Wednesday, February 25, 2009
The irony of commitment is that it's deeply liberating—in work, in play, in love. The act frees you from the tyranny of your internal critic, from the fear that likes to dress itself up and parade around as rational hesitation. To commit is to remove your head as the barrier to your life.
Sunday, February 22, 2009
Today I ran my first half marathon—a precursor to the big event in April—and I kicked butt if I do say so myself. As you can see from my results (click on the image to see it big enough to read, especially us folks who need bifocals), I managed to keep up with the Joneses, literally.
The absolute highlight was around mile 3.5 when I ran by Dick Hoyt pushing his son Rick (www.teamhoyt.com). I've watched them for so many on TV doing the Boston Marathon and I cry every time. And today, I got so choked up, the woman running next to me asked if I was okay. It took a few minutes to breathe evenly again, I must admit. It is such an amazing thing that they do, but then I realized, as I hit mile 11, it's a pretty amazing thing that I've decided to do. I enjoy the running so much these days, I forget that it is actually hard work and that there are many people out there who could never do what I am doing, whether because they have no interest or aren't physically capable or just think it's plain crazy. And I couldn't do this a couple of years ago myself.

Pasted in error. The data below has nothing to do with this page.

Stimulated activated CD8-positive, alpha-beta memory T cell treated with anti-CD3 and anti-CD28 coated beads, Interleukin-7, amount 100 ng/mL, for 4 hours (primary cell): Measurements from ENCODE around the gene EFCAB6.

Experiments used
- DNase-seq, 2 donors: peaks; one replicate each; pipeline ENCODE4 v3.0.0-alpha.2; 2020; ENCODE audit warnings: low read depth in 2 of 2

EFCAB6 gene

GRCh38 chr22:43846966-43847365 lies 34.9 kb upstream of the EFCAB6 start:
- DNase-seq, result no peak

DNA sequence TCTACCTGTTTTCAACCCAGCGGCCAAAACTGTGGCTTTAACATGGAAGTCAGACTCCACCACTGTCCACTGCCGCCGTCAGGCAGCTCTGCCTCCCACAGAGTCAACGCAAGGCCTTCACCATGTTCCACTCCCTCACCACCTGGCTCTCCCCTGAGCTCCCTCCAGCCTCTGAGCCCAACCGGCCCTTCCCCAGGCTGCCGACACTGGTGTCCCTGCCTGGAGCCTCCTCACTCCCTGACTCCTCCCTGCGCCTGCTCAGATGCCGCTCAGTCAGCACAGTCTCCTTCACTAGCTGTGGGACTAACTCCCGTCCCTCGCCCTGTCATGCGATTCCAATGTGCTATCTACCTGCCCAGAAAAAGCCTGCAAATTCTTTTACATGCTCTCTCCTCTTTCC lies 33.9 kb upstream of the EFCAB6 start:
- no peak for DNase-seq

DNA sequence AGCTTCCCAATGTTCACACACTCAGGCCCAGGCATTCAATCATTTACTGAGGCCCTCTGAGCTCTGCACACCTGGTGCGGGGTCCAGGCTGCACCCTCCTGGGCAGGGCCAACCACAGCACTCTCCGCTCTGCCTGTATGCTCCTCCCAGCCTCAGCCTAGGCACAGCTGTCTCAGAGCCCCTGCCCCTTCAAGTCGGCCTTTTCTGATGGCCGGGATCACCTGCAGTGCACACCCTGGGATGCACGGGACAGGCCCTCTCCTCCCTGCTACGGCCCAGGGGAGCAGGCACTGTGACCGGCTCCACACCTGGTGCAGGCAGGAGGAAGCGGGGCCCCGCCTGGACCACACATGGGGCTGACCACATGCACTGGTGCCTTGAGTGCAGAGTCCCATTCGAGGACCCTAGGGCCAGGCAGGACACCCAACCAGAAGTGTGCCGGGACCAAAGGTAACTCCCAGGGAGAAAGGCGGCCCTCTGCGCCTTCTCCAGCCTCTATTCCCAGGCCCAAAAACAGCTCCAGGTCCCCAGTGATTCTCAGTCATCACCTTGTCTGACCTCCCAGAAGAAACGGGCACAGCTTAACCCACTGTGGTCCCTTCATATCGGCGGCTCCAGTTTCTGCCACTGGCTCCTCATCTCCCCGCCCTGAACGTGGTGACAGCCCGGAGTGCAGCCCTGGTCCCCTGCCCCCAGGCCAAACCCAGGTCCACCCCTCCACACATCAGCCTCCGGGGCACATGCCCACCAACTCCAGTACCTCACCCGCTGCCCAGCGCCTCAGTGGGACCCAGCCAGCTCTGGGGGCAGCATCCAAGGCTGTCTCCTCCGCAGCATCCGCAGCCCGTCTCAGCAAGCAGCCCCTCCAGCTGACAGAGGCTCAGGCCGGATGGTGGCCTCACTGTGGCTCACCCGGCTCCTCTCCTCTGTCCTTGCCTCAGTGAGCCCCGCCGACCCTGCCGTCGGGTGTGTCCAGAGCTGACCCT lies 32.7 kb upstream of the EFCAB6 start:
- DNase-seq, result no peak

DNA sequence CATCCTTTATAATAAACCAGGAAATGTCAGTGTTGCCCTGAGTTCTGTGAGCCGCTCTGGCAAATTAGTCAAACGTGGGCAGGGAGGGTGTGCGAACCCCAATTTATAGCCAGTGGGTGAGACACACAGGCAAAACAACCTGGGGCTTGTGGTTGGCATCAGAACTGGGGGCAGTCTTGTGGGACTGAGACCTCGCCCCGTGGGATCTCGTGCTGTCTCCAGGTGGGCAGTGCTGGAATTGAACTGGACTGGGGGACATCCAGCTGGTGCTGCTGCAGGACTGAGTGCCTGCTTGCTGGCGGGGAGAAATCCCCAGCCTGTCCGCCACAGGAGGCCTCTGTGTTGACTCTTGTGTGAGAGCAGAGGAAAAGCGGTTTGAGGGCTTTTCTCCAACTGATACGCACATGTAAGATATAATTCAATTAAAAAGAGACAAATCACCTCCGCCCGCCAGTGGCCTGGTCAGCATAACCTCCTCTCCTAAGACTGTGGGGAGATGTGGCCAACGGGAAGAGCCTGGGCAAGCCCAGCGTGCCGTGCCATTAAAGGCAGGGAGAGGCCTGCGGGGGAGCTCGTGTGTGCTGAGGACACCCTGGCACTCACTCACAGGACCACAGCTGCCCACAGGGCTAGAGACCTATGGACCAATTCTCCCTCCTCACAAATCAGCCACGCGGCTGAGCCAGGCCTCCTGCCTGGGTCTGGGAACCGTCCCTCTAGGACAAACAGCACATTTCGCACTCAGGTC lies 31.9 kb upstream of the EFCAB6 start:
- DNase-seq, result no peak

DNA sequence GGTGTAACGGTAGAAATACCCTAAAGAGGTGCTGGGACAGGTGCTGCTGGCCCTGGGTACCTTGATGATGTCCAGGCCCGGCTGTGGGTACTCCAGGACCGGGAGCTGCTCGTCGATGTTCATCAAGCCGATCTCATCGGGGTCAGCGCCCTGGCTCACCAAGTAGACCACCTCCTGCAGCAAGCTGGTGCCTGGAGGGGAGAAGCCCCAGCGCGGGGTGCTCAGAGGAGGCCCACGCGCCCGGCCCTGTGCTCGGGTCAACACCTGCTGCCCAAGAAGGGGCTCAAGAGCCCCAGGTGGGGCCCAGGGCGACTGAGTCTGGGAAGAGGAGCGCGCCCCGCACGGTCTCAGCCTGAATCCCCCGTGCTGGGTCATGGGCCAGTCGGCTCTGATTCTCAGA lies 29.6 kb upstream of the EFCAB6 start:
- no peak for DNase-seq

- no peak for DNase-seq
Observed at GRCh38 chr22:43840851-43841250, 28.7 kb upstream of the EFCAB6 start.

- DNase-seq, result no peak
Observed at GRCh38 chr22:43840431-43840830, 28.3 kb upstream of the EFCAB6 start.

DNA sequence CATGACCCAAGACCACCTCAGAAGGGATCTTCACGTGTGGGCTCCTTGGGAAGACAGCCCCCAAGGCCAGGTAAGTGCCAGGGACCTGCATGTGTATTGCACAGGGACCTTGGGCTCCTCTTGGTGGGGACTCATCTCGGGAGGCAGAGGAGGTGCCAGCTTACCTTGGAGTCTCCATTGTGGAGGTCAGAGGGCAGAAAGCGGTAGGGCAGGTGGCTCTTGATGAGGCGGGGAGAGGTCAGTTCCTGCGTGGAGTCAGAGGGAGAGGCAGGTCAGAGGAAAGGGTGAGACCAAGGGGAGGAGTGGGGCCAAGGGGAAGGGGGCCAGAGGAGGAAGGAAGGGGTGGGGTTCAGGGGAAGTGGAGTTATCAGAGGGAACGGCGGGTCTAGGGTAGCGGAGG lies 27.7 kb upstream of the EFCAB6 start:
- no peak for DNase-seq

I do wonder though if I will be prepared for the emotional part of the Marathon as I am not sure there is really training for that part. If I keep going as I am now, I'll be as ready as I can be for the physical challenge (the long run this weekend is 16 miles), but when I hit mile 20 and see the kids and families and hopefully Emma cheering on Team MGH, how do I not just fall apart and continue running for 6.2 more miles? Megan, one of the MGH team captains, said she cried there for 15 minutes last year and then had to run Heartbreak! It's a daunting thing.
But rather than worry, I'll do what I can between now ant then to train physically and prepare mentally by resting, eating right, and trying not to sweat the small stuff.
Friday, February 20, 2009